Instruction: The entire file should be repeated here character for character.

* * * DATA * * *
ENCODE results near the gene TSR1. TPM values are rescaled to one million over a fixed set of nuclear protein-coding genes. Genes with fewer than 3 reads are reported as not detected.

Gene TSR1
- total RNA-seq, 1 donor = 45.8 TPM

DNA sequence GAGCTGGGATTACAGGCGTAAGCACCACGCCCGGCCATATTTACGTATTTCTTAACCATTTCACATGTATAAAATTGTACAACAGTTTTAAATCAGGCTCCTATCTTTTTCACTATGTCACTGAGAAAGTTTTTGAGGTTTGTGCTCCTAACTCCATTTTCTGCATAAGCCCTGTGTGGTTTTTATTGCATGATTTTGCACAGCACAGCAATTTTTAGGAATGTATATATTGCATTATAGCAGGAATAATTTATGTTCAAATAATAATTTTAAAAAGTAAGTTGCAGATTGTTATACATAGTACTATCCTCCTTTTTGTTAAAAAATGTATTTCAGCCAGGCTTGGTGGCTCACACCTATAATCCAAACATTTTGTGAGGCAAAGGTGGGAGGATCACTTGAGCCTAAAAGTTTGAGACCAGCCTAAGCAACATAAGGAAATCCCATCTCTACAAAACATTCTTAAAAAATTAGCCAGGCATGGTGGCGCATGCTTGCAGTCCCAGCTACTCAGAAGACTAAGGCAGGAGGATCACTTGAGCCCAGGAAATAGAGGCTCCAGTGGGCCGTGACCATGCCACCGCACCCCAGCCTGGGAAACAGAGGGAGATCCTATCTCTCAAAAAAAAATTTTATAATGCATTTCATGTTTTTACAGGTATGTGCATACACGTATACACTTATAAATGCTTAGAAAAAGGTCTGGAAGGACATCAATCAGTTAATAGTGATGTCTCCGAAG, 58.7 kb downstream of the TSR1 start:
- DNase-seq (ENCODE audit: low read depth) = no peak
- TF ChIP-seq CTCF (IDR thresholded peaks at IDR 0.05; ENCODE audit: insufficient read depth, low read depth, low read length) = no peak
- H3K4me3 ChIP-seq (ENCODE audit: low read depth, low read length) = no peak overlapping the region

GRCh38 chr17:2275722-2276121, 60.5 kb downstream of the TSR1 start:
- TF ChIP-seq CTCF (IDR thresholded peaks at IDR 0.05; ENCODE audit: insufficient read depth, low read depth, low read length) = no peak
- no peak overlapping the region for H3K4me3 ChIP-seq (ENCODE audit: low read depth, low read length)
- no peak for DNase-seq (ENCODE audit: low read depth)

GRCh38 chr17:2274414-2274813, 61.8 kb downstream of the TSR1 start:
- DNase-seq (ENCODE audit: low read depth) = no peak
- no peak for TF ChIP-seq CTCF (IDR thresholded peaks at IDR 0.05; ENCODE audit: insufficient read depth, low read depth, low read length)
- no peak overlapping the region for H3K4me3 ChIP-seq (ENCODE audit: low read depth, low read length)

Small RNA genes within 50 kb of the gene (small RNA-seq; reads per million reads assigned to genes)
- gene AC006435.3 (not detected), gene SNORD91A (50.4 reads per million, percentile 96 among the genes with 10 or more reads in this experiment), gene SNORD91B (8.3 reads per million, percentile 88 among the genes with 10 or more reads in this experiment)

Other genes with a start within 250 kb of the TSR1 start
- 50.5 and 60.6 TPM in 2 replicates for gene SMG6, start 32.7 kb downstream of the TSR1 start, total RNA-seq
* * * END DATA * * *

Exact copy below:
ENCODE results near the gene TSR1. TPM values are rescaled to one million over a fixed set of nuclear protein-coding genes. Genes with fewer than 3 reads are reported as not detected.

Gene TSR1
- total RNA-seq, 1 donor = 45.8 TPM

DNA sequence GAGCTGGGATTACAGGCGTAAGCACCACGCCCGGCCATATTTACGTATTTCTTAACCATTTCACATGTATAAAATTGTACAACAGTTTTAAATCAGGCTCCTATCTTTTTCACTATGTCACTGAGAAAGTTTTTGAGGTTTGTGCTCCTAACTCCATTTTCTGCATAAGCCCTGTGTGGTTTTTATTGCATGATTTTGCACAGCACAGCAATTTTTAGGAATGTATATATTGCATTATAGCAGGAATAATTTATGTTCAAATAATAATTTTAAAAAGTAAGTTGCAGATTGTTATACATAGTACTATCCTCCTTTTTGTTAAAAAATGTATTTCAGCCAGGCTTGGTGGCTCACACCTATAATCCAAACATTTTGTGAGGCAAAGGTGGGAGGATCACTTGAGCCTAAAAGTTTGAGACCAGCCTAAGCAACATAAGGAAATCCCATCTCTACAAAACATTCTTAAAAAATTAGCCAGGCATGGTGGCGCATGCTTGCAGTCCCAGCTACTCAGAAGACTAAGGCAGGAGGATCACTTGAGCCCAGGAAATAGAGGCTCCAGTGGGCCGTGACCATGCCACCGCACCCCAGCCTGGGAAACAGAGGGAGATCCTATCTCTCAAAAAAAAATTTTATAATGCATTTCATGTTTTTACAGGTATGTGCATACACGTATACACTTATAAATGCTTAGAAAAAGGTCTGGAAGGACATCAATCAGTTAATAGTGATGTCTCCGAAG, 58.7 kb downstream of the TSR1 start:
- DNase-seq (ENCODE audit: low read depth) = no peak
- TF ChIP-seq CTCF (IDR thresholded peaks at IDR 0.05; ENCODE audit: insufficient read depth, low read depth, low read length) = no peak
- H3K4me3 ChIP-seq (ENCODE audit: low read depth, low read length) = no peak overlapping the region

GRCh38 chr17:2275722-2276121, 60.5 kb downstream of the TSR1 start:
- TF ChIP-seq CTCF (IDR thresholded peaks at IDR 0.05; ENCODE audit: insufficient read depth, low read depth, low read length) = no peak
- no peak overlapping the region for H3K4me3 ChIP-seq (ENCODE audit: low read depth, low read length)
- no peak for DNase-seq (ENCODE audit: low read depth)

GRCh38 chr17:2274414-2274813, 61.8 kb downstream of the TSR1 start:
- DNase-seq (ENCODE audit: low read depth) = no peak
- no peak for TF ChIP-seq CTCF (IDR thresholded peaks at IDR 0.05; ENCODE audit: insufficient read depth, low read depth, low read length)
- no peak overlapping the region for H3K4me3 ChIP-seq (ENCODE audit: low read depth, low read length)

Small RNA genes within 50 kb of the gene (small RNA-seq; reads per million reads assigned to genes)
- gene AC006435.3 (not detected), gene SNORD91A (50.4 reads per million, percentile 96 among the genes with 10 or more reads in this experiment), gene SNORD91B (8.3 reads per million, percentile 88 among the genes with 10 or more reads in this experiment)

Other genes with a start within 250 kb of the TSR1 start
- 50.5 and 60.6 TPM in 2 replicates for gene SMG6, start 32.7 kb downstream of the TSR1 start, total RNA-seq